The lede: A new US national migration study for 2020 was released this week by United Van Lines and this post uses the report’s state-to-state migration patterns based on household moves last year to answer the question: What differences are there between America’s top ten inbound and top ten outbound states in 2020 when they are compared on a variety of measures of business climate, individual and corporate tax burdens, state fiscal health, electricity and housing costs, economic performance, and labor market dynamism? This analysis is a variation of my annual analyses using state-to-state migration flow data from the US Census Bureau, see my November CD post based on 2019 Census data here.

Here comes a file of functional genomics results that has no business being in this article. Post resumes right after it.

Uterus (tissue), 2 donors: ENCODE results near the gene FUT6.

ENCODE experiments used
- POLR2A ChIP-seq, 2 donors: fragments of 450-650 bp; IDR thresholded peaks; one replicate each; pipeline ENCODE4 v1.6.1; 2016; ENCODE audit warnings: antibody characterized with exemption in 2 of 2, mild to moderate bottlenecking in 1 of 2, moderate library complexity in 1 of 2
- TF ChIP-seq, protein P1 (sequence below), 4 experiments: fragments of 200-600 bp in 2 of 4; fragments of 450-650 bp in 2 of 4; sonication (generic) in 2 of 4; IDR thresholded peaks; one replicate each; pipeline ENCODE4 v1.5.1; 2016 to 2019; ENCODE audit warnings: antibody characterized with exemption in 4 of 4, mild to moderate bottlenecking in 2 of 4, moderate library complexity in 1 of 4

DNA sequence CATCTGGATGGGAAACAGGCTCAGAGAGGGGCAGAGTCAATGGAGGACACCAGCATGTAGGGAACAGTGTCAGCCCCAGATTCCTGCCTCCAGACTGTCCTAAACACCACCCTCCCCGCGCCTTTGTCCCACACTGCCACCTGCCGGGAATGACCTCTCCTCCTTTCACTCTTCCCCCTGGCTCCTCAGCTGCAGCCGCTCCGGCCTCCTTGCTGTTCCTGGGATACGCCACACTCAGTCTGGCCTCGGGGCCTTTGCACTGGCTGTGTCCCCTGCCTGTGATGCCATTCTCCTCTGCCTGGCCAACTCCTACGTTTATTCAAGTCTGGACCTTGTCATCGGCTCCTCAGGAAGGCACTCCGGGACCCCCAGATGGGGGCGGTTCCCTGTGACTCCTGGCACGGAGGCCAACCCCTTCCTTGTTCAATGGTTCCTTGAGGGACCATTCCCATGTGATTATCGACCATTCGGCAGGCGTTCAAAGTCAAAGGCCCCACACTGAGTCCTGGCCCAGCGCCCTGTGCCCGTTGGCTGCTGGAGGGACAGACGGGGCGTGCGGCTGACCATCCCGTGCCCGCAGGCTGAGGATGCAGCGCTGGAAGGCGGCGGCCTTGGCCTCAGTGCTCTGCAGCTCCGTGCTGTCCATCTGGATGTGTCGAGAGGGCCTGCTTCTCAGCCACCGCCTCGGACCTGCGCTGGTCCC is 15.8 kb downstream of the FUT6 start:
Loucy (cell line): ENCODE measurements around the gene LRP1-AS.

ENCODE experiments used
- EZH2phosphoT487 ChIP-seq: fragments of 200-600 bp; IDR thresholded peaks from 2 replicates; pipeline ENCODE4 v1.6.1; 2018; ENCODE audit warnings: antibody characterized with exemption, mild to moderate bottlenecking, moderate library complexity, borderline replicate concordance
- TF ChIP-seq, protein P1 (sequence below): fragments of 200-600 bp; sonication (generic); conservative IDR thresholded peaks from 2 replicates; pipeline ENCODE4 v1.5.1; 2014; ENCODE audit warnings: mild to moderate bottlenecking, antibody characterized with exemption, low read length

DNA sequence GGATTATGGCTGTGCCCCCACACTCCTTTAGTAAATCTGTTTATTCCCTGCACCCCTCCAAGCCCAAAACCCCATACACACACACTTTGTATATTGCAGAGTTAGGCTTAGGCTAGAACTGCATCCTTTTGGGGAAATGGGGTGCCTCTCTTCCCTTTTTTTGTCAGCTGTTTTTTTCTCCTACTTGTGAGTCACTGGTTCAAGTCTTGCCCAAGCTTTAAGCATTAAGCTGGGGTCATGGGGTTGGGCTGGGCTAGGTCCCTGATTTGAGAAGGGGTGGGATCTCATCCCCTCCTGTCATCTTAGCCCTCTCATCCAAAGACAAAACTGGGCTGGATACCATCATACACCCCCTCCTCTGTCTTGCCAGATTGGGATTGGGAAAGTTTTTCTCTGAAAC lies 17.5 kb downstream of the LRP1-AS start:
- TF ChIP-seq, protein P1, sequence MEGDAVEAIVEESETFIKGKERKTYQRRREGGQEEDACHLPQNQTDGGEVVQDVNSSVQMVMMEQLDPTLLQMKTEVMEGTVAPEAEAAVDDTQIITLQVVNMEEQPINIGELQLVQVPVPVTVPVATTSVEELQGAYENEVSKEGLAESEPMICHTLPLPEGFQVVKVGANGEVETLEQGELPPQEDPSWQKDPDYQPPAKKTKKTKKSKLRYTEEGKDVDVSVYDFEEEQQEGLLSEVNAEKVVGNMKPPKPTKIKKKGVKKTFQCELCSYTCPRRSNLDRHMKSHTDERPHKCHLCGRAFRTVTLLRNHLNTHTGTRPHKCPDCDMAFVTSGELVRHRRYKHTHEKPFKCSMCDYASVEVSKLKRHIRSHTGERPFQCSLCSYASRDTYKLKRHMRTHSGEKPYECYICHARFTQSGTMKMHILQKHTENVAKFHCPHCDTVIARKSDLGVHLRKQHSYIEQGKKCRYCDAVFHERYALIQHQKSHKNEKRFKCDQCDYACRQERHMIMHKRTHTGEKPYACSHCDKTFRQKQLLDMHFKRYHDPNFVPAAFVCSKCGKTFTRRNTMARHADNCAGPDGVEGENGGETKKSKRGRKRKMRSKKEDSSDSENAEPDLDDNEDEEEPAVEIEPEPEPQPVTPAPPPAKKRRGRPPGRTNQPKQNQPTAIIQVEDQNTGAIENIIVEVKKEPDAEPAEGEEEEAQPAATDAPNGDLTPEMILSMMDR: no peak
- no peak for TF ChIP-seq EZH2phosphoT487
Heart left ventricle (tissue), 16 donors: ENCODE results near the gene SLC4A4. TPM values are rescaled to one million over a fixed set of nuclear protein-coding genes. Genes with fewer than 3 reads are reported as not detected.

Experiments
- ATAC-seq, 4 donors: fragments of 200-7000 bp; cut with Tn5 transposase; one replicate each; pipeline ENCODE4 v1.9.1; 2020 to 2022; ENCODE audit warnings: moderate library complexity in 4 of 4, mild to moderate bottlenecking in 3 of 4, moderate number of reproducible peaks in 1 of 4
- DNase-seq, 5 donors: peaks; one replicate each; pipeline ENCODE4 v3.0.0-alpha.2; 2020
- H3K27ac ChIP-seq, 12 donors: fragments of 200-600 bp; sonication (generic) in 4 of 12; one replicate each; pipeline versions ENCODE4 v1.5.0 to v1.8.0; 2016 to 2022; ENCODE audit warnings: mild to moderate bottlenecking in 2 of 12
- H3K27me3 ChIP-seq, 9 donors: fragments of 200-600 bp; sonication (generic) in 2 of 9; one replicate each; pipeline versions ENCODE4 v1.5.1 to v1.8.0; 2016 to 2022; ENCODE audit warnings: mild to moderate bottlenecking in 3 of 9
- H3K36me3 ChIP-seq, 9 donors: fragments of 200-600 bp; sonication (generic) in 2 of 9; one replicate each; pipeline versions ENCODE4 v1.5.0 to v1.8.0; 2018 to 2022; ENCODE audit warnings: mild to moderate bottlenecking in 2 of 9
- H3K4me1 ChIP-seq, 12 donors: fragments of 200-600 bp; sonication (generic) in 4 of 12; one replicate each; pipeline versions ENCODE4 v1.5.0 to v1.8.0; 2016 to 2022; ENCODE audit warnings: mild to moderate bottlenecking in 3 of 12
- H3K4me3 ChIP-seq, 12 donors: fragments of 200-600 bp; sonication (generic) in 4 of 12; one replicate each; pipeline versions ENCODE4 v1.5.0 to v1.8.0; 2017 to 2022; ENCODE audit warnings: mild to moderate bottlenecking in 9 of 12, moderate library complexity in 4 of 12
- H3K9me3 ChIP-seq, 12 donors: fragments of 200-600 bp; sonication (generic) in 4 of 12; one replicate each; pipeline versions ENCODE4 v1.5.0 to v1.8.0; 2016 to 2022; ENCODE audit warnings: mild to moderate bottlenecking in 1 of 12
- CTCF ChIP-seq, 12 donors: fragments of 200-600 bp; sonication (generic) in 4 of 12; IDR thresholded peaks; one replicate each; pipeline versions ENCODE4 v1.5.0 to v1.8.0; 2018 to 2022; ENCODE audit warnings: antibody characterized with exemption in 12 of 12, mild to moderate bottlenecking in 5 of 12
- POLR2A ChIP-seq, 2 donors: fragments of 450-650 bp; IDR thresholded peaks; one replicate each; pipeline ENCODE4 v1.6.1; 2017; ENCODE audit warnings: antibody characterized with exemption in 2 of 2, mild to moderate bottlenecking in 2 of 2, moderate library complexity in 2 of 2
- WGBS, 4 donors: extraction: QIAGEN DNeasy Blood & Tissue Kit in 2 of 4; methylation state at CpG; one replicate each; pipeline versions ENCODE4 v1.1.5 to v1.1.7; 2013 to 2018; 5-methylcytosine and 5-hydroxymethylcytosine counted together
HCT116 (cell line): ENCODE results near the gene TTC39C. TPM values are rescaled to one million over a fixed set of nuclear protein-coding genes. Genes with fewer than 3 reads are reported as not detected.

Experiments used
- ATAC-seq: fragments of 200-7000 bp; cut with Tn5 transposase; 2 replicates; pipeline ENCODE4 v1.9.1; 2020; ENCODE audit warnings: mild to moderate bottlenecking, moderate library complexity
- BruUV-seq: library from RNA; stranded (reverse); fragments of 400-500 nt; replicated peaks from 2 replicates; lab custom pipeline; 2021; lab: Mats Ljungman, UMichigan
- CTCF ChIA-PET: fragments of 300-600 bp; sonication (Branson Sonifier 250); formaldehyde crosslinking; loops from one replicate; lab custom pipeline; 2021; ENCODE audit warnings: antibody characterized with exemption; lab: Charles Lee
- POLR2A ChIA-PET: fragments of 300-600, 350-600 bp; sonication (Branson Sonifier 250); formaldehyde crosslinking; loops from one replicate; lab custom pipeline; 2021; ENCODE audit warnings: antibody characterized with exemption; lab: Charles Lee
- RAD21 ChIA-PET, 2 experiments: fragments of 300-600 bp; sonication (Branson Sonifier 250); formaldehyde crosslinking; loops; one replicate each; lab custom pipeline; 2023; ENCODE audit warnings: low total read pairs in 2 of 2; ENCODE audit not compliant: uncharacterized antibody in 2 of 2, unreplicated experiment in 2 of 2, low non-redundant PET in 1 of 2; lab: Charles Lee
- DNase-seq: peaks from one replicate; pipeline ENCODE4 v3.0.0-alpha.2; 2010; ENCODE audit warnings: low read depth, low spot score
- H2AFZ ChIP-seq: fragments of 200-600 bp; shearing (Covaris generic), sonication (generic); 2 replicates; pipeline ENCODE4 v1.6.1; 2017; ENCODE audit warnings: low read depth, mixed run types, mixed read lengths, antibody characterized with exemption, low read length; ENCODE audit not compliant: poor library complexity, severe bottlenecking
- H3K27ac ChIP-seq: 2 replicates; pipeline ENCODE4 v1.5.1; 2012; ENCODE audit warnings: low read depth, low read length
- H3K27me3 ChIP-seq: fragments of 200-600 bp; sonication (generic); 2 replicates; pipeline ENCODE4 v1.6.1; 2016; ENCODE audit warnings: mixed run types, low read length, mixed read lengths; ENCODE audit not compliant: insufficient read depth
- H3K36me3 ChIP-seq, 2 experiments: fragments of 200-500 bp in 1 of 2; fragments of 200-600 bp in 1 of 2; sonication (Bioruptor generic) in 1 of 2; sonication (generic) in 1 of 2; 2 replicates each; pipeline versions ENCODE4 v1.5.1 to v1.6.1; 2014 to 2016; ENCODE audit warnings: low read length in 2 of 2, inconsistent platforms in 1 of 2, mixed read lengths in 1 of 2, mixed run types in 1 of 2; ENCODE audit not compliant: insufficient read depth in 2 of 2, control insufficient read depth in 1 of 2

Since 1977 United Van Lines “has annually tracked migration patterns on a state-by-state basis. The 2020 study is based on household moves handled by United within the 48 contiguous states and Washington, D.C. and ranks states based on the inbound and outbound percentages of total moves in each state.” The top ten inbound and top ten outbound states in 2020 are displayed in the table above.
Hat tip Mark Perry/@Mark_J_Perry